Related Topics: Government, Children, Democracy
Lysander Spooner (1808-1887) and Foreign Policy: Spooner's Real Views About Everything, by Joseph R. Stromberg, 8 May 2000
Begins wih biographical summary and then delves into Spooner's views on slavery, the U.S. Constitution and the War Between the States
"Having done his damnedest to reconcile English law and the US Constitution with natural law, Spooner threw over the whole undertaking in No Treason: The Constitution of No Authority (1870). ... Applying with unwavering consistency the principle of 'methodological individualism' to the realm of the law, Spooner held that only real individuals or their properly appointed agents could act, make contracts, and take on binding legal obligations and duties. None of these conditions held with the US Constitution."
Marry and Let Marry, by Sheldon Richman, 3 Mar 2004
Comments on President George W. Bush's proposed amendment to forbid same-sex marriage licenses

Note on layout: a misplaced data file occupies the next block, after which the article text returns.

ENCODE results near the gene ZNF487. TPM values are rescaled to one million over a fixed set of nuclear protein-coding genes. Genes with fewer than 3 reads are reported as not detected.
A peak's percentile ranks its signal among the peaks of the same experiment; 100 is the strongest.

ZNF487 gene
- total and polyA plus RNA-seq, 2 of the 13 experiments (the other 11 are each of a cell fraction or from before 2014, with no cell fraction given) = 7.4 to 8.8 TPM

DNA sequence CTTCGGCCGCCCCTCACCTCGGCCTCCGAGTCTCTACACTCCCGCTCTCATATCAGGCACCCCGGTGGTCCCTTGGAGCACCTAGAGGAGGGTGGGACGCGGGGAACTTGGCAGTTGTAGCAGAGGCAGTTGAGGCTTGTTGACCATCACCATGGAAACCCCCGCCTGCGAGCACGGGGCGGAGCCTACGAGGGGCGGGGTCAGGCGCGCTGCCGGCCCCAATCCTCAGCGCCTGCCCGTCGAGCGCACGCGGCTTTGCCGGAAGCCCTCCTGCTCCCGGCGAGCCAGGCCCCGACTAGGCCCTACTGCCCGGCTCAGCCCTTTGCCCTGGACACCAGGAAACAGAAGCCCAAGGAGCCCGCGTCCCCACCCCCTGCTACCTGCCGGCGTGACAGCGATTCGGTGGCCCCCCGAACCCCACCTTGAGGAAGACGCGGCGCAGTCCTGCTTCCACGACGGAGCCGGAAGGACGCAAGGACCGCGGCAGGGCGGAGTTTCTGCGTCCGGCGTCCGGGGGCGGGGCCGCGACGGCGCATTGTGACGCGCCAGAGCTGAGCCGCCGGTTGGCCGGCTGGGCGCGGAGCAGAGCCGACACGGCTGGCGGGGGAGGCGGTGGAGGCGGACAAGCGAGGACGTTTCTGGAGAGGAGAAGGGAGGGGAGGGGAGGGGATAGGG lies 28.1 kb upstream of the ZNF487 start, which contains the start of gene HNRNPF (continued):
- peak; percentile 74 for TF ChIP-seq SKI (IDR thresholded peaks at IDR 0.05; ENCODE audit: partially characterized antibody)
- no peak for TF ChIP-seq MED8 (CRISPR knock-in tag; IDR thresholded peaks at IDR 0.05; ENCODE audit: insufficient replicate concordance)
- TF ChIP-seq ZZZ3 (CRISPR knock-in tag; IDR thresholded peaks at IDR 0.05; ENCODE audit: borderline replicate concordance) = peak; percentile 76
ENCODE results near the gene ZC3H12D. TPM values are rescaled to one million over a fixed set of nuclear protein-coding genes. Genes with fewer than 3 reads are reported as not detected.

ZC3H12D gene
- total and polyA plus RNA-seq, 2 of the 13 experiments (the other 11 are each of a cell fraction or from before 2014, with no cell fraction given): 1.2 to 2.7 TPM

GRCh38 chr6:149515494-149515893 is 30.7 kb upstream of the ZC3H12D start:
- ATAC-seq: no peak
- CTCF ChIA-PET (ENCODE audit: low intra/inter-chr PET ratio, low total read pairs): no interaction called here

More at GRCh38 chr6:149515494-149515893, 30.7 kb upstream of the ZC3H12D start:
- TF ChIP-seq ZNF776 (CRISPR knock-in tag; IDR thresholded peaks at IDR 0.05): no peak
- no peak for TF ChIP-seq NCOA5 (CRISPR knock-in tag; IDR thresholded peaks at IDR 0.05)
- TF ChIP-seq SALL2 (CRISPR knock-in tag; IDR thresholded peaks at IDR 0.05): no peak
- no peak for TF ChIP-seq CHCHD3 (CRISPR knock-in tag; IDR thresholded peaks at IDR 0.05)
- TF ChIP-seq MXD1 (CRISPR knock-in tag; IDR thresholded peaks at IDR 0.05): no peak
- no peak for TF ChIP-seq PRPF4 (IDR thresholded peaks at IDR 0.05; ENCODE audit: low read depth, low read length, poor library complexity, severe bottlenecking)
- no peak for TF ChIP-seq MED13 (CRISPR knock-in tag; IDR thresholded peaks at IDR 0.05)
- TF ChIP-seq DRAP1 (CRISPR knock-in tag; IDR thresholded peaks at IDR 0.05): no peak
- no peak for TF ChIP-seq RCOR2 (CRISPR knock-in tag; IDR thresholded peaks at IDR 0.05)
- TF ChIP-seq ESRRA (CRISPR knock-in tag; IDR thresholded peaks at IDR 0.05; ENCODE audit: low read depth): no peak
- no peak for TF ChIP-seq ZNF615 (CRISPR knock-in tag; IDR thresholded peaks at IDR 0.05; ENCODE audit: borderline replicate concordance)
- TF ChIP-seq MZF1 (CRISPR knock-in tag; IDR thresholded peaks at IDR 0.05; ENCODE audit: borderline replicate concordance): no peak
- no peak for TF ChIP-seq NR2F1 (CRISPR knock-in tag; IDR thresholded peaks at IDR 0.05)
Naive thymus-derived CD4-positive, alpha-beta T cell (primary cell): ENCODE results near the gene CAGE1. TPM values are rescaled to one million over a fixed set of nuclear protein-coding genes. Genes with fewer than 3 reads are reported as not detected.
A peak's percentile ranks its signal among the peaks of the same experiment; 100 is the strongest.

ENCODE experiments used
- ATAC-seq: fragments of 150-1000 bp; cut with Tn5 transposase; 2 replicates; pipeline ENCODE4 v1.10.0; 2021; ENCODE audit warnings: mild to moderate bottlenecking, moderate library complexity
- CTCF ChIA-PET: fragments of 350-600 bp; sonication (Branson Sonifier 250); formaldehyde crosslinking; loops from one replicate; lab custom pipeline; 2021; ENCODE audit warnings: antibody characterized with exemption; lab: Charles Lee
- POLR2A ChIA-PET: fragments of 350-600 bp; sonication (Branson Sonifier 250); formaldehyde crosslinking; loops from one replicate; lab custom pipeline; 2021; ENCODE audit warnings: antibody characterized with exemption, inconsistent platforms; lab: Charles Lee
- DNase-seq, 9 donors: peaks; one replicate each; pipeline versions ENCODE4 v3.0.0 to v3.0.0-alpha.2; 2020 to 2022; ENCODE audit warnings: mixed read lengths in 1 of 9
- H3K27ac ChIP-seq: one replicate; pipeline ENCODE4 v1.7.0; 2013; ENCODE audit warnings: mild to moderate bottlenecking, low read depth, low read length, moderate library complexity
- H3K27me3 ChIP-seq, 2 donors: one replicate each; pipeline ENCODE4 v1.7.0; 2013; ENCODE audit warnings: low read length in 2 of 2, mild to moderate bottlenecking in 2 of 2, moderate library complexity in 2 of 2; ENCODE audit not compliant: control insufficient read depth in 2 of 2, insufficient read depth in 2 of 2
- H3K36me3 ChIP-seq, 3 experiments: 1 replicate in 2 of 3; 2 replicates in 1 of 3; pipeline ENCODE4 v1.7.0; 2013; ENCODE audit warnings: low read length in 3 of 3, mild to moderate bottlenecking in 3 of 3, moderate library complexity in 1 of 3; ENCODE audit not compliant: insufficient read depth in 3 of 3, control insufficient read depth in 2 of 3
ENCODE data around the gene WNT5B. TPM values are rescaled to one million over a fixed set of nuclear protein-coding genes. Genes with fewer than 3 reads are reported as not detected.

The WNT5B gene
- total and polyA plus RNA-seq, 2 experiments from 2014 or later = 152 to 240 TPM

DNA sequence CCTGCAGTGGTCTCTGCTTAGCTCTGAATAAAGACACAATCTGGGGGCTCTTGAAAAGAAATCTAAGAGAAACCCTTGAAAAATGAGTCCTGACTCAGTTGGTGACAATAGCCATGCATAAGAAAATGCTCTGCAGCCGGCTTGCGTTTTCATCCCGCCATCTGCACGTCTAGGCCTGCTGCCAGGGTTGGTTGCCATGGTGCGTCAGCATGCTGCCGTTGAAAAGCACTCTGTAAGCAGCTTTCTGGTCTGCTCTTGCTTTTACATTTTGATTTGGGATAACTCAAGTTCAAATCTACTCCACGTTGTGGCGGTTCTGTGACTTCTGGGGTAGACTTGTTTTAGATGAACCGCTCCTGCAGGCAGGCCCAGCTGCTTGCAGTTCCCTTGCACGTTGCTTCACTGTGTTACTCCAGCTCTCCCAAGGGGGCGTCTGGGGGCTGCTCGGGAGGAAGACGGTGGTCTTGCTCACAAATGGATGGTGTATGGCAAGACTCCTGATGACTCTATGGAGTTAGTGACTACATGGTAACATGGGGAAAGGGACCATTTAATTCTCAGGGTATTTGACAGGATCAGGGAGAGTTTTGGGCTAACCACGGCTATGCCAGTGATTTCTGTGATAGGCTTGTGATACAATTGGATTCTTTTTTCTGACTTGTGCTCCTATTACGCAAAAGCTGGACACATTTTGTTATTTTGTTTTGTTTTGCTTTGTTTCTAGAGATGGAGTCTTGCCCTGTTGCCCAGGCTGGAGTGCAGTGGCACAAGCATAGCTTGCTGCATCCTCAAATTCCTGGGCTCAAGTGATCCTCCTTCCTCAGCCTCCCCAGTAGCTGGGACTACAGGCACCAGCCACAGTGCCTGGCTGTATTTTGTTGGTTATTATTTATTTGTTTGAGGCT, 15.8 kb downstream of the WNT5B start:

"President George W. Bush has ... meddled in education, about which the Constitution has not one word. He aspires to give taxpayers' money to religious groups doing social work, despite the First Amendment's barrier to state entanglement with religion. He invaded Iraq to oust its president, without asking Congress for a formal declaration of war, as the Constitution requires. And his respect for civil liberties protected by the Constitution is less than exemplary."
Related Topic: Marriage
No More Great Presidents, by Robert Higgs, The Free Market, Mar 1997
Discusses the results of a 1996 poll of historians asking them to rank U.S. presidents, focusing on those ranked Great, Near Great and Failure, and offers his own ranking
"The people who ratified the original Constitution never intended the presidency to be a powerful office spawning 'great men.' Article II, Sections 2-4, which enumerate the powers of the president, comprise but four paragraphs, most of which deal with appointments and minor duties. ... The presidency was intended to be a largely ceremonial position whose occupant would confine himself to enforcing federal laws."
Paper Money and the Constitution, by Rick Lynch, Future of Freedom, Jan 2009